Treatments are available for respiratory infections, malaria and gastroenteritis, but unfortunately, for many diseases that are confined to low-income countries medicines have not been developed. WHO has identified 17 tropical diseases for which research into treatment has been neglected. Neglected diseases include Chagas disease, human African trypanosomiasis (sleeping sickness), dengue, leprosy, rabies, leishmaniasis, lymphatic filariasis and onchocerciasis (river blindness). There are few medicines available for these conditions, and often the medicines available are highly toxic. This is despite millions of people worldwide being affected. Pharmaceutical companies exist to make profits, and profits are more easily generated for diseases that affect individuals in high-income countries. It is important to remember that the initial antimalarials were only developed after World War II, when soldiers from the USA or Europe developed malaria. WHO needs to consider alternative ways of ensuring that funding is made available for research into the development of medicines for these diseases.
Children are dependent upon their parents as well as health professionals for treatment. Unfortunately, stigma associated with certain medical conditions is associated with parents choosing not to have treatment for their children. This is illustrated by epilepsy which affects over 10 million children worldwide.5 In many countries, most children do not receive treatment. It is estimated that in the Lao People's Democratic Republic, 90% of children with epilepsy do not receive treatment.5 Reasons for this include the widespread belief that epilepsy is a highly contagious disease. Large sections of the population would not even share a meal with someone with epilepsy.5 Many health professionals had received no training in epilepsy. One-third of doctors treating children had never diagnosed epilepsy, and one in four doctors working on a paediatric ward thought that epilepsy was contagious.5
The provision of universal education should help to reduce the effect of stigma. Stigma, however, is not only a problem in low-income countries. Mental health problems are one of the major causes of morbidity in young people in the UK. Despite this, there is considerable stigma attached to mental illness, and many young people and their families are reluctant to seek help. Additionally, many paediatric health professionals have a dismissive attitude towards mental health problems and consider them less important than other conditions.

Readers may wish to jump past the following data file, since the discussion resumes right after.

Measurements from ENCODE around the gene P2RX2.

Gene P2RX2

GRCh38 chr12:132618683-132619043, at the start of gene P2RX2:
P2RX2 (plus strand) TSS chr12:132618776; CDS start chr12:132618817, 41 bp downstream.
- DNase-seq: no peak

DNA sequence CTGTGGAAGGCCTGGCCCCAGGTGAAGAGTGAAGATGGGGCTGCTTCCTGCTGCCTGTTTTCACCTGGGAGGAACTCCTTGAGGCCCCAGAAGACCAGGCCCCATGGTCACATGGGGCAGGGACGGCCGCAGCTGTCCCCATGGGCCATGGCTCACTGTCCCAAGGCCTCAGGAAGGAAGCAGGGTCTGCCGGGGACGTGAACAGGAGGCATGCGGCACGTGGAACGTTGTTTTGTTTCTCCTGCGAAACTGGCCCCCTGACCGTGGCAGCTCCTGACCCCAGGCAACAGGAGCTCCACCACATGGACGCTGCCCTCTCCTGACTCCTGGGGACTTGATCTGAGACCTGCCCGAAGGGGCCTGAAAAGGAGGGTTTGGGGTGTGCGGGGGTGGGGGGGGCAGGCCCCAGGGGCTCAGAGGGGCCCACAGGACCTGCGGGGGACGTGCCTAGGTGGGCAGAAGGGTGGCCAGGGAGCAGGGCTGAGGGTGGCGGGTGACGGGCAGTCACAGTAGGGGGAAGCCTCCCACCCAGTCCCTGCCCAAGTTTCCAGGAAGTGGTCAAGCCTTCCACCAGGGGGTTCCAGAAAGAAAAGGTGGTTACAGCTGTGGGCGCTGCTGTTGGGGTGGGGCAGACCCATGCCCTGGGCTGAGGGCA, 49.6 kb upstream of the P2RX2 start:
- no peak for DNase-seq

Worldwide, it is the poorest children and their families who are usually deprived treatment. These individuals are the ones with the least influence in society. Njuguna and colleagues have provided these individuals with the opportunity of stating why they have not been able to continue treatment for their children. This is important, and highlights the contribution that health professionals can make to ensure that all children have the right to receive treatment. Health professionals and their organisations have a unique responsibility in trying to ensure that children receive treatment. Professional organisations, worldwide, must be unremitting in their pressure on governments to provide:
essential medicines that are available and affordable.
These actions would have a major impact on reducing child mortality and morbidity throughout the world.
Competing interests None.
Provenance and peer review Commissioned; externally peer reviewed.